Clewiston boasts America’s sweetest tour, too

Posted 3/14/19

CLEWISTON — In case you didn’t know it, this little town stands proudly among a bunch of great American cities, maybe not shoulder-to-shoulder, but still ...

Lots of prominent …

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Clewiston boasts America’s sweetest tour, too

CLEWISTON — In case you didn’t know it, this little town stands proudly among a bunch of great American cities, maybe not shoulder-to-shoulder, but still ...

Lots of prominent U.S. metropolises have their own singular claims to historical fame (or many of them), and special guided tours educate curious visitors about those identities, capitalizing on their reputation. Detroit’s history is interlaced with that of the automobile. In Los Angeles/Hollywood, think Avenue of the Stars — movies and entertainment. Chicago, New York, San Francisco, Seattle all have multiple world-class exhibitions, festivals, museums and parks, tours of their stockyards, pier-front markets, river or lakefronts, soaring or historical architecture, high finance and theater — Wall Street and Broadway, the Miracle Mile, Michigan Street. In Pittsburgh, steel is star. Milwaukee and St. Louis are known for their breweries.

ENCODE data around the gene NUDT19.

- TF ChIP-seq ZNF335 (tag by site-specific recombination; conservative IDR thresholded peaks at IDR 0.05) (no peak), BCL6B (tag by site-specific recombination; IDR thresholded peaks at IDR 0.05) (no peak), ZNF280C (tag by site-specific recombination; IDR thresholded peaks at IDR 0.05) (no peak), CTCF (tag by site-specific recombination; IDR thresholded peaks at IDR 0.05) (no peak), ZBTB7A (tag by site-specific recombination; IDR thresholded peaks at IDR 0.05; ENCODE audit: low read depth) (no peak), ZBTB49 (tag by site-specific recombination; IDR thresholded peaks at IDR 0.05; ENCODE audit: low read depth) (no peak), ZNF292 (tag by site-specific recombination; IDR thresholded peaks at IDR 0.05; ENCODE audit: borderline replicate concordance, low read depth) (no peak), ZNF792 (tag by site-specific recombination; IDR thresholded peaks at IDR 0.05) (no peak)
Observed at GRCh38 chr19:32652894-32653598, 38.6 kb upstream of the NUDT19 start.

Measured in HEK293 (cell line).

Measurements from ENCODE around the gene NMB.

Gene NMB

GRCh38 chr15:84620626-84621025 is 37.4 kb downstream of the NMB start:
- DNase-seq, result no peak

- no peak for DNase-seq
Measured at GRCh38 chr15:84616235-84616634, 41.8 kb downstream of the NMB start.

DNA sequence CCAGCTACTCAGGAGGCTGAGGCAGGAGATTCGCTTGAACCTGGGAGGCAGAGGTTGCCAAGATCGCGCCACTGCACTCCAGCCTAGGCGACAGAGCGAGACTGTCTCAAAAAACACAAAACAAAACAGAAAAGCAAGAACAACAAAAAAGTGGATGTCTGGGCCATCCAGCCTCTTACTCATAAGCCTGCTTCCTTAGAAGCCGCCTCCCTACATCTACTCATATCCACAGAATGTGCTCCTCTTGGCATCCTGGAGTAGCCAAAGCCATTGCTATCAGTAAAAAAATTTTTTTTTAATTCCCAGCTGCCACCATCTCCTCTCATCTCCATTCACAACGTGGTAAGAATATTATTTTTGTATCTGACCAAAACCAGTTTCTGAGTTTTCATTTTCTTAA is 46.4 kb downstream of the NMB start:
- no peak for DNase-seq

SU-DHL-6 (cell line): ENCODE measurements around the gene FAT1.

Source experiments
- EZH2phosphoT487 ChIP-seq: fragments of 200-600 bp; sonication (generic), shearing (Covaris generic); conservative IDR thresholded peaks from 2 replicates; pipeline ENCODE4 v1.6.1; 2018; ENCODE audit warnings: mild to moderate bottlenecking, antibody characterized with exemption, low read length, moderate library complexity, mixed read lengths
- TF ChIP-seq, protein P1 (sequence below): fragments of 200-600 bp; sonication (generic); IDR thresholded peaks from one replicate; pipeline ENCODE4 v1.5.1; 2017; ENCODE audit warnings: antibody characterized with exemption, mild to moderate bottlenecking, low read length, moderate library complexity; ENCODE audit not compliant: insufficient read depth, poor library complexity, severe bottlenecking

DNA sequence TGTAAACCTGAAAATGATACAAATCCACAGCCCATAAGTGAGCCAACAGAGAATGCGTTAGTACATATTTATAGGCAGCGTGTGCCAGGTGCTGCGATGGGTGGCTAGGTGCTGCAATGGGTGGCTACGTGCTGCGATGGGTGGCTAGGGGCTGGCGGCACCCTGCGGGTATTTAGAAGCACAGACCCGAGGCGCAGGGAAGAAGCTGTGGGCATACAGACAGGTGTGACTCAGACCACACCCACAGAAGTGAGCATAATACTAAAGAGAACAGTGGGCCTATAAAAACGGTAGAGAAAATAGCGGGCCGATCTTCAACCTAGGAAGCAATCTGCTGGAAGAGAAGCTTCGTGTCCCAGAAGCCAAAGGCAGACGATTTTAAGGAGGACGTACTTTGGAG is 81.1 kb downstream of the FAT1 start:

There’s tiny Hershey, Pa., famed for its Hershey’s Chocolate Tour, certainly a good example of an iconic American business story and the town that grew up around it.

Special to the Lake Okeechobee News/Chris Felker
A Raisin’ Cane Tour gave their guest a four and a half hour tour of the City of Clewiston’s history.

Clewiston in big leagues
Well, Clewiston’s unique history, you could say, helped contribute to the success of that last little city among the greats because the famous product of “America’s Sweetest Town” was a key ingredient in Hershey’s chocolate-covered history. And the Raisin’ Cane Tours, which are conducted through a partnership between the Florida Sugarcane League and the Clewiston Chamber of Commerce, put Clewiston in their league as well.
These 4 1/2-hour tours are the best way to learn about how the City of Clewiston’s history was shaped by sugar barons and agricultural entrepreneurs and how its commerce and small-town success today are largely dependent upon their legacy and foresight in implementing sustainability practices, best management practices that have become an example of environmental safeguarding for the world.

Of course, lots of other industries also helped make Clewiston what it is today — cattle ranching, drainage engineering, lots of citrus and vegetable farming, land speculation, railroading — but none has had the impact on the town and its people like U.S. Sugar. Way back when, it seems, most of those business interests started out all tied in together, happening simultaneously through partnerships of like-minded businessmen. But none of those have inspired their own ecotour; the sugarland tour has been going on for years.

Special to the Lake Okeechobee News/Chris Felker
Tour guide Bobby Pearce took guests to an actual sugarcane
farm during the height of harvest activities.

Historical figures highlighted